finishing touch |
decorative molding adds elegance
By: Thomas M. Ciesla
Originally published in Houston House & Home Magazine; June, 2002.
Article has been reformatted for online publishing
The origins of decorative moulding date back to the structural elements of ancient buildings in Europe and Asia, where moulding was used to support and secure surfaces, or prevent weather from entering between cracks in walls and ceilings. In Medieval Europe, the art of plaster and stone moulding was raised to an unprecedented level of craftsmanship. Though European settlers brought their architectural traditions with them when they colonized North America, shelter was the primary concern, leaving little time for ornamentation. After the austerity of early colonial life, the colonists craved more decorative elements in their homes, creating a demand for skilled artisans to provide decorative moulding. But handcrafted moulding was expensive. As the 19th century drew to a close, handcrafted moulding gave way to a new machine created aesthetic bringing decorative moulding to the masses and prompting the design excess of the Victorian Age gingerbread (1837-1901).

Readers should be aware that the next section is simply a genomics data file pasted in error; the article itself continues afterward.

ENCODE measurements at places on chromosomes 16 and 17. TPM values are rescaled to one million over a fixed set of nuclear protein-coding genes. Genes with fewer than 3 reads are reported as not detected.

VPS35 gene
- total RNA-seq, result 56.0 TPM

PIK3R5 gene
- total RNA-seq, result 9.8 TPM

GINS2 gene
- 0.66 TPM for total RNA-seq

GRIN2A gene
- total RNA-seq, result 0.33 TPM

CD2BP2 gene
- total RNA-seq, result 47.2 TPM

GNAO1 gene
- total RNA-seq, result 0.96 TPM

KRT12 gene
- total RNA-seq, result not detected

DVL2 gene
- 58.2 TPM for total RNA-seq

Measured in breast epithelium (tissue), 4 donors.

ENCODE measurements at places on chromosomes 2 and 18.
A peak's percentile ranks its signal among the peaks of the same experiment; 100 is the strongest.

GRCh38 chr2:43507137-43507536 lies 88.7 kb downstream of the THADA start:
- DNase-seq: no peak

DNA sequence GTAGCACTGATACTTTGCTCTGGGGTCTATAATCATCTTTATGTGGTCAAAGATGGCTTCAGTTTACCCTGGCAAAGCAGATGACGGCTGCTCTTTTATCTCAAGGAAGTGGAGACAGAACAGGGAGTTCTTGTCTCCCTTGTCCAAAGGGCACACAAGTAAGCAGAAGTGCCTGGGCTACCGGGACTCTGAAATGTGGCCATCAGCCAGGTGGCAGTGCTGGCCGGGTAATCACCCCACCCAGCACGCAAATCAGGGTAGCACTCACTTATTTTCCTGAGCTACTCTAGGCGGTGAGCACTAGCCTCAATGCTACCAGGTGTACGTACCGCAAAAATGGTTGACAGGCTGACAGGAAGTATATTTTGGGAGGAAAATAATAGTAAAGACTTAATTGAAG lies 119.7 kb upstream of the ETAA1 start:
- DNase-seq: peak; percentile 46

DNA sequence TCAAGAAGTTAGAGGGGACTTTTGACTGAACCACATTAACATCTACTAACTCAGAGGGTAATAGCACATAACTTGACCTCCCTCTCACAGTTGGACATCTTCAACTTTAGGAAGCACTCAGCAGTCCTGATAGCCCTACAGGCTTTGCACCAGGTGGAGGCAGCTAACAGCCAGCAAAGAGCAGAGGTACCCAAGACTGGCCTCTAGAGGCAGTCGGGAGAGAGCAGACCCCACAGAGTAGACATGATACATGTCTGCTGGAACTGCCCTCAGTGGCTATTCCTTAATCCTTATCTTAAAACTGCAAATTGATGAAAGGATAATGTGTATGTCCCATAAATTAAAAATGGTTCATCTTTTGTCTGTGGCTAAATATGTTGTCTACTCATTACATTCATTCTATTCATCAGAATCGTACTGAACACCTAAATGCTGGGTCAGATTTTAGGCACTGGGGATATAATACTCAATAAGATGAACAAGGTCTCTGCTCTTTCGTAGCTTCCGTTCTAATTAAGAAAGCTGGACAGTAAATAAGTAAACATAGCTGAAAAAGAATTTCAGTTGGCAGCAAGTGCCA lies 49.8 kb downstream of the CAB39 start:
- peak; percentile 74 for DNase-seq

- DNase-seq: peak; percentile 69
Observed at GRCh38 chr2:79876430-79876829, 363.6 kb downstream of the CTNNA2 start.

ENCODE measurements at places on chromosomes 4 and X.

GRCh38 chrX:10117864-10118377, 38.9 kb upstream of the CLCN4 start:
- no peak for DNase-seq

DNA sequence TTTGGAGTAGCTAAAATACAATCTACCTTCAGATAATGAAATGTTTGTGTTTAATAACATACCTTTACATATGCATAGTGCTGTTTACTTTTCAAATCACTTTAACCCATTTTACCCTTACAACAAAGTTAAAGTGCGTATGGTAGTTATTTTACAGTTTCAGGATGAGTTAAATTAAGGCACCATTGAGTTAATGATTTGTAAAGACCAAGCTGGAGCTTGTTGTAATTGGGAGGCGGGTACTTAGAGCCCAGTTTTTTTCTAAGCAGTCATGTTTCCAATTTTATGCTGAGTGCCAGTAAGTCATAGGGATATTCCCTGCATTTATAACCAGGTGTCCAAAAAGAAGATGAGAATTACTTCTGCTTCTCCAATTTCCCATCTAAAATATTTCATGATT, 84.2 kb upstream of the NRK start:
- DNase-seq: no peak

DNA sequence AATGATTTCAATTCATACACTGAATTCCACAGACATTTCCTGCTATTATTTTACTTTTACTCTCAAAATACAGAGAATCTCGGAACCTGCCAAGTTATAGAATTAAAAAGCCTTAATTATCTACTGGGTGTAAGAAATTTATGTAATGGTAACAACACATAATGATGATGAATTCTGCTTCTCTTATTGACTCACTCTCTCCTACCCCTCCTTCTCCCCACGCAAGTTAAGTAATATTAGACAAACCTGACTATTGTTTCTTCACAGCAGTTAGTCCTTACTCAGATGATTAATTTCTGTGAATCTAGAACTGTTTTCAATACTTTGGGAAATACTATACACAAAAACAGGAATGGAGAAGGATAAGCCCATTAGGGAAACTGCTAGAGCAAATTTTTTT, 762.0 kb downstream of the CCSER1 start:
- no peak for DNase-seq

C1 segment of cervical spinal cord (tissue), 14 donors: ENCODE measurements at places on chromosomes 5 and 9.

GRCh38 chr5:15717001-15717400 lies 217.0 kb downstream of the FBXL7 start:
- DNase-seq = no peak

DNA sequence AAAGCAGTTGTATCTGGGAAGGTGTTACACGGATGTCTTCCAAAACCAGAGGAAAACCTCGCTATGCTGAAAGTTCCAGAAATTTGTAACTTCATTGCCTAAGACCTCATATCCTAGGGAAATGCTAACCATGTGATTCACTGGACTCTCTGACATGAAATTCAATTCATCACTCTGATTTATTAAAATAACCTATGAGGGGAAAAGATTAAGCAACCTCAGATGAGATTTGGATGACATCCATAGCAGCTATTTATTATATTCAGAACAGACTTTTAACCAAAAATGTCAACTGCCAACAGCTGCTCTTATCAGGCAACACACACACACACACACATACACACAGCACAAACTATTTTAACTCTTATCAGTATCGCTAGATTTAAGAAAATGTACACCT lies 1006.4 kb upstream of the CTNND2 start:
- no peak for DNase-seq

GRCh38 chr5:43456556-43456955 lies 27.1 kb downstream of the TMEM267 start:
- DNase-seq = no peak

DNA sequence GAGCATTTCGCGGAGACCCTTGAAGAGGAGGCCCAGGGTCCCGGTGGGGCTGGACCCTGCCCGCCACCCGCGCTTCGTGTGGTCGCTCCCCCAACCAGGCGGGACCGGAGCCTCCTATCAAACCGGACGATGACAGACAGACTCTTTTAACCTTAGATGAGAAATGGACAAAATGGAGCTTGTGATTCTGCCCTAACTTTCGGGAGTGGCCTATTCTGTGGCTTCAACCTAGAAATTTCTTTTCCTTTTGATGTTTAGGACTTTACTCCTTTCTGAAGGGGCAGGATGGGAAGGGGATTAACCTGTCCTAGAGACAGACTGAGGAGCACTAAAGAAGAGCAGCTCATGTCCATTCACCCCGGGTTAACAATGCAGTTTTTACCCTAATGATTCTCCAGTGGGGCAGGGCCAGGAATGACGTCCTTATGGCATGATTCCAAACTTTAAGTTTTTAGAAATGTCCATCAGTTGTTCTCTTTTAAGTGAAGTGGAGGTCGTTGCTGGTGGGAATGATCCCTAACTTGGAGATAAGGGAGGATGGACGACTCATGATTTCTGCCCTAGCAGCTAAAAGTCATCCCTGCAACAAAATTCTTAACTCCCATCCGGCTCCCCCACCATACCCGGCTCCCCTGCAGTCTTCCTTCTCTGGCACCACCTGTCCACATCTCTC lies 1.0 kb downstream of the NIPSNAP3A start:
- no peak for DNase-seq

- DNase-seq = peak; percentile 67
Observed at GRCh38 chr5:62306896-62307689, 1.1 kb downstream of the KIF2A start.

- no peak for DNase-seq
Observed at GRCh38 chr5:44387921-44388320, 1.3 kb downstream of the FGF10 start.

This explosive -- some say brutish -- use of interior and exterior decorative moulding created a backlash that called for a return to the simplicity and honesty of the early designs. Enter the modern house. Architects such as Le Corbusier, and Frank Lloyd Wright used a minimalist approach to redefine the home. Architect Mies Van der Rohe captured the essence of this movement when he issued his oft-cited quote, “Less is more”. During the 1980's and early 1990's, subdivisions across America were filled with houses almost completely void of decorative moulding. Ceilings blended into walls penetrated with openings finished in gypsum board rather than cased openings, creating the 'sheetrock box'. Within a short amount of time, however, homeowners grew tired of this spartan look and hungered for the decorative grace of past eras.
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